'Frugalista': Great word, even better concept

A few weeks ago, one of WalletPop's lead bloggers and chief word geeks, Tom Barlow, sent around an email bringing our attention to the word "frugalista." I declared it should be the first entry to our "financyossary" (fashionable finance glossary) and made a mental note to write an ode to frugalistas.

In today's New York Times, William Safire agrees that "frugalista" makes a great word. (Better, he argues, than "hypermiling," "CarrotMob," or "topless meetings," all on the short list for the New Oxford American University's 2008 annual best new word -- "hypermiling" won.) The dictionary's definition is "a person who lives a frugal lifestyle but stays fashionable and healthy by swapping clothes, buying secondhand, growing own produce, etc." and Safire appreciates it for its timeliness (we'll need frugalistas in the next few years) and its sound, style and root words ("frugal" from the word for fruit, evidently cheap in the 16th century). Update: The Miami Herald hosts Natalie McNeal's 'Frugalista' blog; she's the poster girl of the frugalista.

I love considering myself, and a good percentage of my hometown of Portland, Ore. -- and hip equivalents like Brooklyn, New York and Berkeley, Calif. -- "frugalistas," and I think we would all do well to adopt some of the new style. It's becoming fashionable in many circles to show off one's creativity with re-using holey, accidentally-felted sweaters and the plastic bags in which newspapers are delivered (a local artist made a lovely wedding gown from Oregonian bags). A frugalista might be a "picker" at the Goodwill Outlet (known in Portland as "the Bins") who creatively snips the applique off a baby girl's shirt and applies it to the ankle of her Lucky jeans (found in a nearby bin), or makes a flouncy skirt from a dozen garments, bedskirts, curtains. A frugalista might ride a candy-colored cruiser bike (or even better, a souped-up ancient Schwinn with wide handlebars), saving money on transportation but splurging on a huge wicker basket for the front handlebars -- then carry enormous bunches of kale and leeks home from the farmer's market (because they're in-season and cheap!).Frugalistas live in cities like Portland, where women declare loudly to one another over coffee or martinis, "I got it for $1.50 at a garage sale!" or, "I made it out of my brother-in-law's old pants! He was throwing them away." They live in New York, where fashion designers prowl the streets and budding artists and writers can't afford not to embrace the concept. They live in parts of San Francisco, where hipsters proudly tell the 70s provenance of their authentic rocker tees and plaid jackets. You'll find them behind coffee shop counters, on terrible-but-attractive off-off-off-Broadway actors, in the back rows of Math 121 at the local community college, behind the mic at the cool non-demoninational youth group held in an ill-used warehouse.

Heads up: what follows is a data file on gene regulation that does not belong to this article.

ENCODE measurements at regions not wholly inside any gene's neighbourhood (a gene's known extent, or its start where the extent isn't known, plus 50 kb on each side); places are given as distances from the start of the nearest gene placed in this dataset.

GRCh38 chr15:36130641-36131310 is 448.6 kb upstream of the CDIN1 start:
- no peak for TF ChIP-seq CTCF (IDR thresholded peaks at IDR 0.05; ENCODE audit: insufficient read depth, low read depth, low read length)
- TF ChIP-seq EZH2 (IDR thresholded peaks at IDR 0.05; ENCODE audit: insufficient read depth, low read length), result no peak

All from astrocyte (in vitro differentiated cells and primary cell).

Frugalistas eat well because they cook from scratch, join organic produce buyer's groups, and grow their own vegetables and raise chickens for healthy eggs. They get together for book clubs and cheap French wine instead of cocktails; they meet for crafting sessions instead of manicures; they shop at bazaars instead of malls for holiday gifts. Frugalistas are prepared for the economic downturn, and they're looking good.
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